Bazoline Usher: The Woman Behind Usher Elementary School
City's first black supervisor of Negro Schools, city tennis league champion
Bazoline E. Usher, who lived to the age of 106, was the first African-American Supervisor of Negro Schools in Atlanta.
In this capacity, historians say, she constantly fought to provide adequate resources for the African-American children under her watch.
Born in 1885 in Walton County, Ga., Usher paid her way through her alma mater, Atlanta University, by sewing clothes. Ms. Usher earned straight As in college and went on to attend The University of Chicago, where she began graduate work in education and mathematics.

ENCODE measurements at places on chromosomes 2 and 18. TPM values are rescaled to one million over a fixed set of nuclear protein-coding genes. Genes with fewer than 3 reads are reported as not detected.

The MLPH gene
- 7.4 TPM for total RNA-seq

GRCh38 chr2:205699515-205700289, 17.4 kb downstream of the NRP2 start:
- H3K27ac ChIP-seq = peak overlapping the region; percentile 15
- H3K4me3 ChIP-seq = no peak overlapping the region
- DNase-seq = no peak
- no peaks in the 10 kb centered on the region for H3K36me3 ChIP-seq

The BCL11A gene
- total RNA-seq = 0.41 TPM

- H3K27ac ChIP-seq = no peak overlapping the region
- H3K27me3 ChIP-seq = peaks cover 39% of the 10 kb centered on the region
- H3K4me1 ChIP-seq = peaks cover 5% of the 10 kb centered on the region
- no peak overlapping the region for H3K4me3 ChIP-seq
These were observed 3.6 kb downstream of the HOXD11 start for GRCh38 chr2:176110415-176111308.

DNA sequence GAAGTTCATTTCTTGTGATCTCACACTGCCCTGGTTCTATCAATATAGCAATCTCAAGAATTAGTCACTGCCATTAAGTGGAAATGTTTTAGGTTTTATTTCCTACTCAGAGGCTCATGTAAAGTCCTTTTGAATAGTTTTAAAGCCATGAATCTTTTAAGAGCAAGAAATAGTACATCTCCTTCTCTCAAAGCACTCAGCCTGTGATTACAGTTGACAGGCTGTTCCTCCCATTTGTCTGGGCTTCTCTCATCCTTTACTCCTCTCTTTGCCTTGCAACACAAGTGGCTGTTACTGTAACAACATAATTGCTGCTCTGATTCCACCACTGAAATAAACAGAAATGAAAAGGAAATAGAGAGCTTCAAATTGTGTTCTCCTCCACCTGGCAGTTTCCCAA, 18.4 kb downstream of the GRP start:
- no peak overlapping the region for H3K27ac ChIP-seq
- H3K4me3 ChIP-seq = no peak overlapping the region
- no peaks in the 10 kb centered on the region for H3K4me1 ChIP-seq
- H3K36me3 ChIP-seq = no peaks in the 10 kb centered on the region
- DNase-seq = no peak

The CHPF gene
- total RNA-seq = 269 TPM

Because of limited finances, Usher returned to Atlanta and completed the two Master's Degrees at Atlanta University. A passionate teacher, Usher began a career with the Atlanta Public Schools as an elementary teacher. She went on to serve as Assistant Principal of Booker T. Washington High School and, later, as Principal of David T. Howard High School.
Bazoline Usher was also an avid sports fan. She liked basketball, baseball, football, and tennis. In fact, she was Atlanta's Negro Tennis Champion.
Additionally, she was the Sunday School Superintendent and organist for Friendship Baptist Church, where she worshiped for over 69 years. Bazoline Usher led a rich, full life and died in 1991.
Usher school shares a name with Collier Heights Elementary School at the site of the former Usher Middle School, 631 Harwell Rd., Atlanta, Ga., 30318.